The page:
Don't let your quest for knowledge stop there. The Internet is full of free resources and advice. Get out there and search for other forums. Get involved. Ask questions. Find a group of preppers with the similar mindset you can share ideas with.
Food Storage & Gadgets on the Cheap
There's a very simple method called "copy canning" (http://www.survival.com/y2kpreparations.htm) for food storage that anyone can put in the practice right away. I believe I first heard about this on In The Rabbit Hole.It doesn't involve going overboard buying $5,000 worth of freeze dried food. Well, if you can afford to do that, more power to you! For the rest of us, this is a great, affordable method. The article has a lot of information, but here's the most simplistic way to look at it: Every time you go to the store and buy a can or box of food, buy an extra one (or more if you can afford it). That way you know you're buying what you already eat. When you get home, always put the newer items in the back. Then, eat the older stuff. A lot of people who stock up on food mistakenly stock up on foods they have never tried before. There's no point in buying 3-months of food that no one in the family will go near. With copy canning and the information in the article above, you can stock up on plenty of the things you already use. Even if you're not 'prepping' per-say, think of it as a hedge on inflation (as Aaron and Jonathan say). This method can be used for all of your consumables (toothpaste, feminine napkins, toilet paper, soap, etc).
Canned food? Check. I also knew I wanted to get a dehydrator so I could preserve foods and make things like jerky and fruit leathers. Just like anything, you'll always find the best deals online. I watched craigslist for a food dehydrator a month before I spotted a great deal. I paid $80 for an Excalibur 2900. It has 9 trays and comes with waxy paper for making things that would otherwise spill through (like fruit leathers, chilli, etc). It helped that I watched many, many videos from Dehydrate 2 Store (http://www.dehydrate2store.com/). She has the most helpful and comprehensive videos out there when it comes to dehydrating food. Quick Tip: You don't need to buy more wax paper inserts – I bought a pack of five silicone cutting board sheets and cut them to fit on the dehydration trays. They work like a charm and only cost about $6. So you don't have to pay full price – just be patient and watch the classifieds or Craigslist or eBay. That reminds me, I also found a guy on Craigslist that sells food-grade 55-gallon barrels for $10 each! I now have water storage taken care of as a result. It's all out there, you just have to look!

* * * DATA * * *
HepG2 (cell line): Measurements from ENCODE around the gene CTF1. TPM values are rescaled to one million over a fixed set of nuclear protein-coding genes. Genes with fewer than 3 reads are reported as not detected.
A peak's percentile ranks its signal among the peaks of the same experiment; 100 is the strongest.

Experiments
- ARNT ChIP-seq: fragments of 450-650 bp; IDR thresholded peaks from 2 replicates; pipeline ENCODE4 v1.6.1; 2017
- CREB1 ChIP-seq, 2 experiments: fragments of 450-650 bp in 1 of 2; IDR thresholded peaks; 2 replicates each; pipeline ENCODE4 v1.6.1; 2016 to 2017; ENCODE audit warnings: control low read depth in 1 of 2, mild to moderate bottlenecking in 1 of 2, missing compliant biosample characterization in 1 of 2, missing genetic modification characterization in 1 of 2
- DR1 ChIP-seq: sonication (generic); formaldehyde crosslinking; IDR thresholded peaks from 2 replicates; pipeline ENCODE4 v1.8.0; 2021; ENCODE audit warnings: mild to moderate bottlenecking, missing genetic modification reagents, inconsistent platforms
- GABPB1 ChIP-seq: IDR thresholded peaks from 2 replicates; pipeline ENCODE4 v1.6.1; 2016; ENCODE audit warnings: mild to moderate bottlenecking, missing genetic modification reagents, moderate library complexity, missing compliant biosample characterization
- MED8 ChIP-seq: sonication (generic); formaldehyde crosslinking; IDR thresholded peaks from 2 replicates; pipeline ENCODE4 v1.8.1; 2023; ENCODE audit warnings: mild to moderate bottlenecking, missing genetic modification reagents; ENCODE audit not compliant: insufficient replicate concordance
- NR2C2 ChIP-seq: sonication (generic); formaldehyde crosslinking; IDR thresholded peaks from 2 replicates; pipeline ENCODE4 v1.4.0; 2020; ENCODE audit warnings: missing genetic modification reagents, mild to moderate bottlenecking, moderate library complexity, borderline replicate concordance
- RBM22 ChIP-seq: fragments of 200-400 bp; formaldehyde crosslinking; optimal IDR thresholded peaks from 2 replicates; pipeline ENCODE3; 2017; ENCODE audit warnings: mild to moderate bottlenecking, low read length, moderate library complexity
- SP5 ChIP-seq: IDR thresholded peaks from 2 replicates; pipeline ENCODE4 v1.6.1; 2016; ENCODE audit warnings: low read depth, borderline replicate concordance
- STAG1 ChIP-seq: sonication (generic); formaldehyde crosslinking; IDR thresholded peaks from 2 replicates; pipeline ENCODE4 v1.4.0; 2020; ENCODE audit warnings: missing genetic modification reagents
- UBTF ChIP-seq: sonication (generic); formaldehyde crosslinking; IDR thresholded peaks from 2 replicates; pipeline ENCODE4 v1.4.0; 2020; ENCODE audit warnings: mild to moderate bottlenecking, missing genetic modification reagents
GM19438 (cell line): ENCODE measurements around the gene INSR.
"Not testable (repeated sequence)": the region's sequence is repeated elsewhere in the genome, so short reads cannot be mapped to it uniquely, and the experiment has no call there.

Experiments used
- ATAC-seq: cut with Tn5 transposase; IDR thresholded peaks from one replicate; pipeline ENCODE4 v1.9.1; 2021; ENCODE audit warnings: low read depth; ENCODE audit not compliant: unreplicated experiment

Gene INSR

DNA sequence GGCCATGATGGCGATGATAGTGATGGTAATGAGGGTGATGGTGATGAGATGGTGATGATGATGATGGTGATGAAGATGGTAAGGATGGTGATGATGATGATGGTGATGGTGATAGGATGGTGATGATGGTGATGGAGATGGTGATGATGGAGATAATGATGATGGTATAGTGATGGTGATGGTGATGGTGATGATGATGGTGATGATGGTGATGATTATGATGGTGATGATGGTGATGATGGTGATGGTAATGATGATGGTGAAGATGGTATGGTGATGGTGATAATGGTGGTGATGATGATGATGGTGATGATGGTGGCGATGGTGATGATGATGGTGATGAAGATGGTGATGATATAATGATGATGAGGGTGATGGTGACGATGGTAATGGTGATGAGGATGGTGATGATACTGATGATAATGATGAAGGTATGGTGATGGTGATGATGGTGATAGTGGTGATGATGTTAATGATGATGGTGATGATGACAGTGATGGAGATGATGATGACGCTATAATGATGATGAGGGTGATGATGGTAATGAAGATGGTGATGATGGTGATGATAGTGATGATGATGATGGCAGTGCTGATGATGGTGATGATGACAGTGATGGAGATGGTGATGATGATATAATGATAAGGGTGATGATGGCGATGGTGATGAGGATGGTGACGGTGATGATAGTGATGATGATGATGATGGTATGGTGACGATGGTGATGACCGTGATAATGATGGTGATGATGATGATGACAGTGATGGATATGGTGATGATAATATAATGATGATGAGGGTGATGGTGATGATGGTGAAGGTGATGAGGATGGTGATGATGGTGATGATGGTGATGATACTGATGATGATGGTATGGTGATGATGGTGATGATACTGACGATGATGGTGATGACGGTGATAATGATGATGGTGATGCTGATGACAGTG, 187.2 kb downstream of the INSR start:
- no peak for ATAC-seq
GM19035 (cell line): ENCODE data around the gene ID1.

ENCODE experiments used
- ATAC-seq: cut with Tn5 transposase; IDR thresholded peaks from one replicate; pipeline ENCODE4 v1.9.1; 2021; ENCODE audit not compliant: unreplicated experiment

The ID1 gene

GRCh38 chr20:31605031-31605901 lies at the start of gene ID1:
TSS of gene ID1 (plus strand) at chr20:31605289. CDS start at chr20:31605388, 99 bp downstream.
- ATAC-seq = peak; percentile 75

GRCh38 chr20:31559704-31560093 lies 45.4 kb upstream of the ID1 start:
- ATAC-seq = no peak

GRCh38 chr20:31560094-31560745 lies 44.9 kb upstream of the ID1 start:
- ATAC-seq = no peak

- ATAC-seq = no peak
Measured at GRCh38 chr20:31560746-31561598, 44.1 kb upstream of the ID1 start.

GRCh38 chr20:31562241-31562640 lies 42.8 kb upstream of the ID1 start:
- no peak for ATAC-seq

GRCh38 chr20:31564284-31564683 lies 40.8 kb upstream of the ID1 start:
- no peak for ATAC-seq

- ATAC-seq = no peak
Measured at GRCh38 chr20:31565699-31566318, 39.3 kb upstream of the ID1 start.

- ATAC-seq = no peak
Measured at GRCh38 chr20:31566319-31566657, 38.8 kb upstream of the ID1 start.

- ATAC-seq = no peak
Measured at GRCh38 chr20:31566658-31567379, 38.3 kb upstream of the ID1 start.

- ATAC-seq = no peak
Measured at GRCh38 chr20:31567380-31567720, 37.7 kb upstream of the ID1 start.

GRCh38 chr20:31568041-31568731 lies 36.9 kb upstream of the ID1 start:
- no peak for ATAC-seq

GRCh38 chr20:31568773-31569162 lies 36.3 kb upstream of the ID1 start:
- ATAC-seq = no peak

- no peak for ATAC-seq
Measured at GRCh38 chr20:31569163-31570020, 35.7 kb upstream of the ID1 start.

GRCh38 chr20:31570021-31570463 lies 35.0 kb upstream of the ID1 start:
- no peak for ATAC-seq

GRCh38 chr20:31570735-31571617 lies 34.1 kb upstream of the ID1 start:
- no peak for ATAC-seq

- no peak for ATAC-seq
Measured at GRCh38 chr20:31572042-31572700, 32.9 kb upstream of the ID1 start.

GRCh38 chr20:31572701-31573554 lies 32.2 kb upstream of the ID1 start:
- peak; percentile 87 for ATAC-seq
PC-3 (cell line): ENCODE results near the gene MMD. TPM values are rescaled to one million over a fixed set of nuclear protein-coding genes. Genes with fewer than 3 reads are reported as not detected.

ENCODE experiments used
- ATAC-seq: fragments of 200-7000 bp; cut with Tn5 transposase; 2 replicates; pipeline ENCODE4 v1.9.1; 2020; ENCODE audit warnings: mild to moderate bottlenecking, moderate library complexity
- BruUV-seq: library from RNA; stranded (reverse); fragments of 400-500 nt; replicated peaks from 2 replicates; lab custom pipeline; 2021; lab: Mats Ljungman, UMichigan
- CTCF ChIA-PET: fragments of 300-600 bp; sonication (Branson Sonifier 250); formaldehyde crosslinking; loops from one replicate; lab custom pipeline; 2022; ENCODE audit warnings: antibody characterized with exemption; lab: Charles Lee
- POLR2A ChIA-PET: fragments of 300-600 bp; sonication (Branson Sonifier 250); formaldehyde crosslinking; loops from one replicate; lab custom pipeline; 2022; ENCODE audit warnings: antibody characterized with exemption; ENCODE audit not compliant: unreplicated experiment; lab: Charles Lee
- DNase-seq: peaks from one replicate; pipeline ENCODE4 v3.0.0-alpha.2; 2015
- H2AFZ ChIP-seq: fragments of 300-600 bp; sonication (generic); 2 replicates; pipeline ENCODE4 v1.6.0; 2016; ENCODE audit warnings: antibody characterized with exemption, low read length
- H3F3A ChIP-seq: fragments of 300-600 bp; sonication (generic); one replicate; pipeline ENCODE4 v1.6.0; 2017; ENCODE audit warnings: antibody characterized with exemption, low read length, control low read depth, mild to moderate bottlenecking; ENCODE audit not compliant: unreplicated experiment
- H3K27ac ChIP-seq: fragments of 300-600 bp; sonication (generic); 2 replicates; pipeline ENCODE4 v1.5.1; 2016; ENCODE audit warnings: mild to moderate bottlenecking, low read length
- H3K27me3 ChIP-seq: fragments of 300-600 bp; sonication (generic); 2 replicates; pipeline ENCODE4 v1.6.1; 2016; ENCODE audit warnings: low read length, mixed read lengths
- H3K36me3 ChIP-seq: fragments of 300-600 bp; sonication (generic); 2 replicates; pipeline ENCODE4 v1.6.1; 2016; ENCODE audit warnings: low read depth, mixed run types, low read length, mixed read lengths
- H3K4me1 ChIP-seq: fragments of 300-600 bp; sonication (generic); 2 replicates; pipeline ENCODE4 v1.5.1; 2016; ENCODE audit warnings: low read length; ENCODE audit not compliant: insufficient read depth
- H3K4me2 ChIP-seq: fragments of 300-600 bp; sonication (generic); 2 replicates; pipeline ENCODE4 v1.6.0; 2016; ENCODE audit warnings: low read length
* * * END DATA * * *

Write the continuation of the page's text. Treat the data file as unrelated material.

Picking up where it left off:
I recently bought a Foodsaver 3880 kit using a coupon and saved a ton of money on that as well. That in conjunction with my Excalibur makes an unstoppable food storage combination. Did you know the Foodsaver is also good for keeping important documents and electronics protected as well?
It was the food dehydrator that got my wife excited about storing food. It was such an awesome feeling when she came home from shopping and said she bought an extra crate of fruit for us to dehydrate for later. I never thought I would've seen the day. This came from someone who would roll her eyes when I talked about anything prepper-related. Now she regularly buys extra food and consumables from the store to stock up.
Keep in mind this is over a period of about a year and a half. I didn't just go out there and start buying things up right away. Don't prep yourself into debt!